In her youth, Anthony was very self-conscious of her looks and speaking abilities. She long resisted public speaking for fear she would not be sufficiently eloquent. Despite these insecurities, she became a renowned public presence, eventually helping to lead the women's movement.
On January 1, 1868, Anthony first published a weekly journal entitled The Revolution. Printed in New York City, its motto was: "The true republic—men, their rights and nothing more; women, their rights and nothing less." Anthony worked as the publisher and business manager, while Elizabeth Cady Stanton acted as editor.
The main thrust of The Revolution was to promote women’s and African-Americans’ right to suffrage, but it also discussed issues of equal pay for equal work, more liberal divorce laws and the church’s position on women’s issues. The journal was backed by independently wealthy George Francis Train, who provided $600 in starting funds. His financial support ceased by May 1869, and the paper began to operate in debt.
Anthony insisted on expensive, high-quality printing equipment, and she paid women workers the high wages she thought they deserved. She banned any advertisements for alcohol- and morphine-laden patent medicines; all such medicines were abhorrent to her. However, revenue from non-patent-medicine advertisements was too low to cover costs.
In June 1870, Laura Curtis Bullard, a Brooklyn-based writer whose parents became wealthy from selling a popular morphine-containing patent medicine called "Mrs. Winslow's Soothing Syrup", bought The Revolution for one dollar, with Anthony assuming its $10,000 debt, an amount equal to $171,000 in current value. Anthony used her lecture fees to repay the debt, completing the task in six years. Under Bullard, the journal adopted a literary orientation and accepted patent medicine ads, but it folded in February 1872.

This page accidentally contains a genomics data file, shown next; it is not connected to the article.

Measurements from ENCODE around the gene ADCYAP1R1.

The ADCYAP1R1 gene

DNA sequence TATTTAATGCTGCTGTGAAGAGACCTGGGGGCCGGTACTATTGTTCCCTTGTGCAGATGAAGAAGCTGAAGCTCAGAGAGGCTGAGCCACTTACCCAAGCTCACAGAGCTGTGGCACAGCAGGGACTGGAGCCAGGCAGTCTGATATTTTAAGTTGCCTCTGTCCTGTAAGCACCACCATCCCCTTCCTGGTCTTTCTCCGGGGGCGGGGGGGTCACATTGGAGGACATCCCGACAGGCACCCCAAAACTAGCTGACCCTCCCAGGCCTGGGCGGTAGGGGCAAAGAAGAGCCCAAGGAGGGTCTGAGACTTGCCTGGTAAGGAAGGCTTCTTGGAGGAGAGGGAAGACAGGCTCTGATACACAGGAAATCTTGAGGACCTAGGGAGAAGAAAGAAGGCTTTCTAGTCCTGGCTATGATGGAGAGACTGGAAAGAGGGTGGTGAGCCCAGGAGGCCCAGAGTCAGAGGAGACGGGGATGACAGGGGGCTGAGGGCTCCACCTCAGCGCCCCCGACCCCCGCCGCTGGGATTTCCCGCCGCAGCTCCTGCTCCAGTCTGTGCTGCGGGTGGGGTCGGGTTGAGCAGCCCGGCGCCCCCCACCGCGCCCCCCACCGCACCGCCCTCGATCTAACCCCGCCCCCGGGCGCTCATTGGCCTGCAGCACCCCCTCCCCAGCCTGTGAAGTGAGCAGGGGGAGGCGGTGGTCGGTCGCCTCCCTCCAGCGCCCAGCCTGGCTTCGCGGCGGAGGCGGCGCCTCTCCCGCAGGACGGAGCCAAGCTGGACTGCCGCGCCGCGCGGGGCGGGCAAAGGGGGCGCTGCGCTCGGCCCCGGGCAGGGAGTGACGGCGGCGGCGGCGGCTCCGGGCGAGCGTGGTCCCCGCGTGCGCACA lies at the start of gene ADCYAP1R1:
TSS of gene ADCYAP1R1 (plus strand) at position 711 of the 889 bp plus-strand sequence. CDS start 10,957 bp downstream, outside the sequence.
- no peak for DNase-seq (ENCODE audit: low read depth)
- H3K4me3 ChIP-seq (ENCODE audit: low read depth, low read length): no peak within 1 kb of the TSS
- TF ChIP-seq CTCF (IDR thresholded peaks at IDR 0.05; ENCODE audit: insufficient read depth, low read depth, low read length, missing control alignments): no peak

In 1869, long-time friends Frederick Douglass and Susan B. Anthony found themselves, for the first time, on opposing sides of a debate. The American Equal Rights Association (AERA), which had originally fought for both blacks’ and women’s right to suffrage, voted to support the 15th Amendment to the Constitution, granting suffrage to black men, but not women. Anthony questioned why women should support this amendment when black men were not continuing to show support for women’s voting rights. Partially as a result of the decision by the AERA, Anthony soon thereafter devoted herself almost exclusively to the agitation for women's rights.
On November 18, 1872, Anthony was arrested by a U.S. Deputy Marshal for voting illegally in the 1872 Presidential Election two weeks earlier. She had written to Stanton on the night of the election that she had "positively voted the Republican ticket—straight...". She was tried and convicted seven months later, despite the stirring and eloquent presentation of her arguments that the recently adopted Fourteenth Amendment, which guaranteed to "all persons born or naturalized in the United States" the privileges of citizenship, and which contained no gender qualification, gave women the constitutional right to vote in federal elections.
Her trial took place at the Ontario County courthouse in Canandaigua, New York. The sentence was a fine, but not imprisonment; and true to her word in court, she never paid the penalty for the rest of her life. The trial gave Anthony the opportunity to spread her arguments to a wider audience than ever before.
Anthony toured Europe in 1883 and visited many charitable organizations. She wrote of a poor mother she saw in Killarney that had "six ragged, dirty children" to say that "the evidences were that 'God' was about to add a No. 7 to her flock. What a dreadful creature their God must be to keep sending hungry mouths while he withholds the bread to fill them!"
In 1893, she joined with Helen Barrett Montgomery in forming a chapter of the Woman’s Educational and Industrial Union (WEIU) in Rochester. In 1898, she also worked with Montgomery to raise funds to open opportunities for women students to study at University of Rochester.